In the meantime, I worked on other projects. In particular, I started experimenting with videos. Making videos was — and still is — something that feels out of my element. Putting my face in front of a camera is nerve racking. Sharing a photo, a letter or a podcast is one thing, but posting a video is much more revealing — it makes you vulnerable from all sides. However, in hindsight, this was an irrational fear holding me back. I can make good videos. There is nothing inherent that makes me incapable of doing so. I just need to set aside the time to practice.
Instead of writing every morning like I usually do, I decided I would put down my pen for the week and practice recording videos. At first, I felt awkward talking in front of a camera. By the middle of the week, I was much more comfortable. I started to get somewhat of a flow going too. Near the end of the week, I started envisioning where I could take this medium. I started imagining these newsletters being the framework for future YouTube videos. I also thought about making videos on completely different topics too. In the strongest sense, my inspiration was sparked again. I was excited and committed to see where this new path would lead.
I have always had a passion for videos. Somewhere along the way I forgot that. In the early days of YouTube, I would post videos of my friends and me skateboarding. I would create video montages of our weekend skateboarding trips, usually with our favorite song at the time playing in the background. This week, I tried looking for some of these videos. I found one from 2008 that was still on my computer. Watching the video took me back in time. I could almost feel the rolling wheels and board under my feet again.
The feelings associated with a video are completely different than the ones sparked from a photo, a letter or a podcast. One is not better than the other; they are simply different. They each have their own unique qualities and values. If I want to give my career the best chance to blossom, I need to grow my craft in all mediums because there is something magical and empowering about each of them. I feel like my procrastination last week was trying to tell me this — it was trying to remind me to experiment more.
Like most people, I am sometimes reluctant to experiment, especially when I am comfortable. I am very much a creature of habit and I love my routines. I eat the same breakfast every morning. After breakfast, I drink coffee on the same chair in my living room and I read for about 30 minutes. Finally, I sit down at my desk near the window in my office and I start working. I love this whole process. However, while having routines and schedules are important, unless they are elastic we will never last. We need to be flexible otherwise valuable opportunities will pass us by.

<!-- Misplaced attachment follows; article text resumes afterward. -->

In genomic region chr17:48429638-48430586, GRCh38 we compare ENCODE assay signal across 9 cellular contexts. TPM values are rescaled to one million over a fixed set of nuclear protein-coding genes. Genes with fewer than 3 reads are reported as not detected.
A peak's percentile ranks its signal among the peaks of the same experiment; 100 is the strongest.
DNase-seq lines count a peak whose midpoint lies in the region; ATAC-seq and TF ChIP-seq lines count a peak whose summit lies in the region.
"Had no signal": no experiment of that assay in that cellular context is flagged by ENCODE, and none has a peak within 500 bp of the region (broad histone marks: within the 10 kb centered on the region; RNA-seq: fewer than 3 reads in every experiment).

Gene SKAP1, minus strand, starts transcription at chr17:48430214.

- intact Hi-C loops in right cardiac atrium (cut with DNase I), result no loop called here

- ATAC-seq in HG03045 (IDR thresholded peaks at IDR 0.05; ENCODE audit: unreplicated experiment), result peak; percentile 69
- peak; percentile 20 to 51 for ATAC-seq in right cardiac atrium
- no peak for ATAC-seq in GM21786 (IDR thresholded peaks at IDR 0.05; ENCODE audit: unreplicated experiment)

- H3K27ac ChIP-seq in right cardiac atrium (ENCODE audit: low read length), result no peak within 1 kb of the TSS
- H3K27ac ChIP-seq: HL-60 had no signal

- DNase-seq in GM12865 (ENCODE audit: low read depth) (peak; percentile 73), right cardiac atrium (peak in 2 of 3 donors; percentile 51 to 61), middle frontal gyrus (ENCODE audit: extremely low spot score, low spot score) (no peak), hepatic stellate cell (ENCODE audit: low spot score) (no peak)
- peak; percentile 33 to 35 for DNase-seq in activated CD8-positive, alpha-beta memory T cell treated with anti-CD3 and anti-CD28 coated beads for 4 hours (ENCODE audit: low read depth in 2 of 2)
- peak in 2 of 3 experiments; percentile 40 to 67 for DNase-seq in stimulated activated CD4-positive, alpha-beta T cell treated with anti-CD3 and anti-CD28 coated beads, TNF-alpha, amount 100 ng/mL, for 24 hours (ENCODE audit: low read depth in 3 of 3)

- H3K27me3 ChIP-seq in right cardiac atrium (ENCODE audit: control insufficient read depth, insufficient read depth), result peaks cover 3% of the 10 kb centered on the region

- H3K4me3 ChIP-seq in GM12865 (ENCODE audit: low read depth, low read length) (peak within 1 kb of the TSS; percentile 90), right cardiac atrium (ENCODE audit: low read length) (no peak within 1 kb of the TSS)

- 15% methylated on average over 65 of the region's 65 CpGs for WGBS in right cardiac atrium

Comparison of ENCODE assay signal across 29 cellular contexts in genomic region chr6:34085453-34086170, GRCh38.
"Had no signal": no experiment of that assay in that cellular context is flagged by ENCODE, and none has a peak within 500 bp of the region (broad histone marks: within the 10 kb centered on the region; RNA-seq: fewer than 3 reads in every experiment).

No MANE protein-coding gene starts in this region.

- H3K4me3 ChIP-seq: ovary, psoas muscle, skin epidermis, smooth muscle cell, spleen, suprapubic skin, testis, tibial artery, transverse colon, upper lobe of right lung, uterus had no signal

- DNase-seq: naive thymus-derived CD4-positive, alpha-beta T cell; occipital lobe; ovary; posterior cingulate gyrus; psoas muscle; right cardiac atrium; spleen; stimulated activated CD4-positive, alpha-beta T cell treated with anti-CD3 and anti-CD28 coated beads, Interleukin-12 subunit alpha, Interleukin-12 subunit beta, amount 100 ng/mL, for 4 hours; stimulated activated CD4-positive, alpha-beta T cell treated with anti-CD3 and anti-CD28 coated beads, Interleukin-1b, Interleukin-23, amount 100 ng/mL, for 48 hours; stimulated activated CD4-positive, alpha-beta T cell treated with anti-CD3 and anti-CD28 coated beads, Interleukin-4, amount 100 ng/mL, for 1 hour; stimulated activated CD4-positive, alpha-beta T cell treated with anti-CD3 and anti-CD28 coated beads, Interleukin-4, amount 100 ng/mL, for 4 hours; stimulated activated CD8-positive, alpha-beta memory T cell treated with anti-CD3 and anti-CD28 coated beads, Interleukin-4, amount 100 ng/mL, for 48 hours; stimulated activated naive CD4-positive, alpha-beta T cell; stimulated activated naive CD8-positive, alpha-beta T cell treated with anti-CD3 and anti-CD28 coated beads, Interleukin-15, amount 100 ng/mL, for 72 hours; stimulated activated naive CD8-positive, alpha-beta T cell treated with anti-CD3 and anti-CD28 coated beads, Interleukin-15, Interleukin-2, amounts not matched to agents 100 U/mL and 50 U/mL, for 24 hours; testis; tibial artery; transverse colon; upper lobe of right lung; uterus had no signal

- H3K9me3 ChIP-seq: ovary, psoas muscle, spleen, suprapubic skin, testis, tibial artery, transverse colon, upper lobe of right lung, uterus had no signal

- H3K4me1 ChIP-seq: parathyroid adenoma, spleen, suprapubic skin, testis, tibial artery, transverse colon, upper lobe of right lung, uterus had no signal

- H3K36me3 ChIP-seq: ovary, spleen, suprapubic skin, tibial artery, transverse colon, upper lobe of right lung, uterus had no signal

Sometimes we use our routines as an excuse to avoid challenges. We tell ourselves we do not have time for “X, Y or Z.” However, if we ignore things just because they seem challenging, we will never grow. I am not saying we should actively seek discomfort, but we should not steer away from discomfort either. Life is going to throw challenges our way whether we look for them or not — it is our choice whether we turn those challenges into opportunities for growth and change.
When we embrace the things we are subconsciously avoiding, our minds become clearer. After giving myself some space, my writer’s block started to fade away, which is evident from this letter you are now reading. There was something new I needed to explore, something I was previously ignoring. Once I discovered this new thing, my procrastination disappeared — it is almost like it was never here.
Procrastination does not stop us from creating unless we give up. If we stay committed with a curious and open mind, what is meant to be will reveal itself so long as we are willing to see it. Procrastination is not a sign of our inability — it is merely an opportunity to open our eyes. It is a chance to discover someone or something we never knew we knew; someone or something that is looking for us too.